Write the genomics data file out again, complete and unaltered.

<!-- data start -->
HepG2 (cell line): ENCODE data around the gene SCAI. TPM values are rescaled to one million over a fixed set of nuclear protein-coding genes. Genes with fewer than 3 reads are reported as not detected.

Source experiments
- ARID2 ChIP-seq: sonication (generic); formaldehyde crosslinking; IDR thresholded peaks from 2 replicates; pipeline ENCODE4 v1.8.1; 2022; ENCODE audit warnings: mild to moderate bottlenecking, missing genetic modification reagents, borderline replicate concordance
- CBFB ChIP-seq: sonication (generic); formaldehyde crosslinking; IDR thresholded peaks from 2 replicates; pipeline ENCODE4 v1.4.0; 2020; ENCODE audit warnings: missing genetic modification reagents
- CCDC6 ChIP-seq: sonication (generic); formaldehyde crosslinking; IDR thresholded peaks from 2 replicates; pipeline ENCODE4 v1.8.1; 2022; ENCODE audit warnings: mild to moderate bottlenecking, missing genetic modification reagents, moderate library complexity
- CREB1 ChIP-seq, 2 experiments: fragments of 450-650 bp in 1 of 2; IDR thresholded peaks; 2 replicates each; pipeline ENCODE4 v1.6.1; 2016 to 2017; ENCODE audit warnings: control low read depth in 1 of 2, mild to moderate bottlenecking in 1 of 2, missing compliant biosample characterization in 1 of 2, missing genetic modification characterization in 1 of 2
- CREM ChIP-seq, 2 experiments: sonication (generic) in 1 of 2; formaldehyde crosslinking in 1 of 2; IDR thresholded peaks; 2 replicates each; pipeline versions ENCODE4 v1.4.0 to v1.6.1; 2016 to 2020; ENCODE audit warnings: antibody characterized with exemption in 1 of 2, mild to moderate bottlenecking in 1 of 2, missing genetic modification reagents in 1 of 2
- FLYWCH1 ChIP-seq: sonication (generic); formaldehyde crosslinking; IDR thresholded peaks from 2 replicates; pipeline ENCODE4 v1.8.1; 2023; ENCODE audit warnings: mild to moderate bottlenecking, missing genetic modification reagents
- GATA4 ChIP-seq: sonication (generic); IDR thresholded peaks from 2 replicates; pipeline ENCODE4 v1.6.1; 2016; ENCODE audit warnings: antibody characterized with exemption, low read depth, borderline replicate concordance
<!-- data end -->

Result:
HepG2 (cell line): ENCODE data around the gene SCAI. TPM values are rescaled to one million over a fixed set of nuclear protein-coding genes. Genes with fewer than 3 reads are reported as not detected.

Source experiments
- ARID2 ChIP-seq: sonication (generic); formaldehyde crosslinking; IDR thresholded peaks from 2 replicates; pipeline ENCODE4 v1.8.1; 2022; ENCODE audit warnings: mild to moderate bottlenecking, missing genetic modification reagents, borderline replicate concordance
- CBFB ChIP-seq: sonication (generic); formaldehyde crosslinking; IDR thresholded peaks from 2 replicates; pipeline ENCODE4 v1.4.0; 2020; ENCODE audit warnings: missing genetic modification reagents
- CCDC6 ChIP-seq: sonication (generic); formaldehyde crosslinking; IDR thresholded peaks from 2 replicates; pipeline ENCODE4 v1.8.1; 2022; ENCODE audit warnings: mild to moderate bottlenecking, missing genetic modification reagents, moderate library complexity
- CREB1 ChIP-seq, 2 experiments: fragments of 450-650 bp in 1 of 2; IDR thresholded peaks; 2 replicates each; pipeline ENCODE4 v1.6.1; 2016 to 2017; ENCODE audit warnings: control low read depth in 1 of 2, mild to moderate bottlenecking in 1 of 2, missing compliant biosample characterization in 1 of 2, missing genetic modification characterization in 1 of 2
- CREM ChIP-seq, 2 experiments: sonication (generic) in 1 of 2; formaldehyde crosslinking in 1 of 2; IDR thresholded peaks; 2 replicates each; pipeline versions ENCODE4 v1.4.0 to v1.6.1; 2016 to 2020; ENCODE audit warnings: antibody characterized with exemption in 1 of 2, mild to moderate bottlenecking in 1 of 2, missing genetic modification reagents in 1 of 2
- FLYWCH1 ChIP-seq: sonication (generic); formaldehyde crosslinking; IDR thresholded peaks from 2 replicates; pipeline ENCODE4 v1.8.1; 2023; ENCODE audit warnings: mild to moderate bottlenecking, missing genetic modification reagents
- GATA4 ChIP-seq: sonication (generic); IDR thresholded peaks from 2 replicates; pipeline ENCODE4 v1.6.1; 2016; ENCODE audit warnings: antibody characterized with exemption, low read depth, borderline replicate concordance